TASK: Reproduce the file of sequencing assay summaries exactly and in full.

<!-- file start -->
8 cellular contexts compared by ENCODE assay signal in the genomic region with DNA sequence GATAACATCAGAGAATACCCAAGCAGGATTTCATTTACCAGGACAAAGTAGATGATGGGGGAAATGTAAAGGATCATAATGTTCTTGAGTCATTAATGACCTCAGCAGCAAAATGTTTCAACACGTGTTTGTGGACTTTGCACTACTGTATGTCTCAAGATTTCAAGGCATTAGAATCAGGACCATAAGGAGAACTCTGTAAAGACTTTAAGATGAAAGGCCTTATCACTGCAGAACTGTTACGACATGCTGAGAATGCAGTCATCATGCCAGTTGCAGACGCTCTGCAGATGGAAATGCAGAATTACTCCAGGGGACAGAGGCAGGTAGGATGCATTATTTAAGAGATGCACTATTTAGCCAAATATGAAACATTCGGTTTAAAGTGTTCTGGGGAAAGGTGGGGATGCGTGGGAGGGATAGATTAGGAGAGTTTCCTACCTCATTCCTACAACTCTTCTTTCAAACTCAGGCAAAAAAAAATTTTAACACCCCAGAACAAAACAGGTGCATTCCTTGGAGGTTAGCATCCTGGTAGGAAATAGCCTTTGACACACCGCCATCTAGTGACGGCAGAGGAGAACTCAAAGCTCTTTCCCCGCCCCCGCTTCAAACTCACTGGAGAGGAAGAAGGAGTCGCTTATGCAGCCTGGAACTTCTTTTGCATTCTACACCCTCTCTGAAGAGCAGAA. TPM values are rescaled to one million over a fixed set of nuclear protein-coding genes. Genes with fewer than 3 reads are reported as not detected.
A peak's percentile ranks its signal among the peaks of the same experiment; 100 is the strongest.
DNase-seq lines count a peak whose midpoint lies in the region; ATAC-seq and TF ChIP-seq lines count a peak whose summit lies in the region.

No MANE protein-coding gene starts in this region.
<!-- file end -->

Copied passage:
8 cellular contexts compared by ENCODE assay signal in the genomic region with DNA sequence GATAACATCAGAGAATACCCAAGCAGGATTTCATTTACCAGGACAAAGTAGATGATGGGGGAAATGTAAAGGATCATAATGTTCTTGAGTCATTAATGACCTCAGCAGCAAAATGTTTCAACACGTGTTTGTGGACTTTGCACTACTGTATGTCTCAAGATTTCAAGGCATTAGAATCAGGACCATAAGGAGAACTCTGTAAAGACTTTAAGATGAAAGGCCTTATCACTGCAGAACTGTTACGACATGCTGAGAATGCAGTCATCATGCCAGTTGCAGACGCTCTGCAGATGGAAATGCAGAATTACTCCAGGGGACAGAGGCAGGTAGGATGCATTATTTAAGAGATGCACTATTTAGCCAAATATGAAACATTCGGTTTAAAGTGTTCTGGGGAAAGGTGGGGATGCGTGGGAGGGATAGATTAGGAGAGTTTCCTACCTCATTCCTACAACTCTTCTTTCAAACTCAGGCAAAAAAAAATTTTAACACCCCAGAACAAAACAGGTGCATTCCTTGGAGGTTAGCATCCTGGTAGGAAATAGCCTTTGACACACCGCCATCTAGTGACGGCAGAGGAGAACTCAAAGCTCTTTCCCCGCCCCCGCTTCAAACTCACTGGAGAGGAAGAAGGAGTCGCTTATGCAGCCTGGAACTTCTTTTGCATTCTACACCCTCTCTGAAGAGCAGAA. TPM values are rescaled to one million over a fixed set of nuclear protein-coding genes. Genes with fewer than 3 reads are reported as not detected.
A peak's percentile ranks its signal among the peaks of the same experiment; 100 is the strongest.
DNase-seq lines count a peak whose midpoint lies in the region; ATAC-seq and TF ChIP-seq lines count a peak whose summit lies in the region.

No MANE protein-coding gene starts in this region.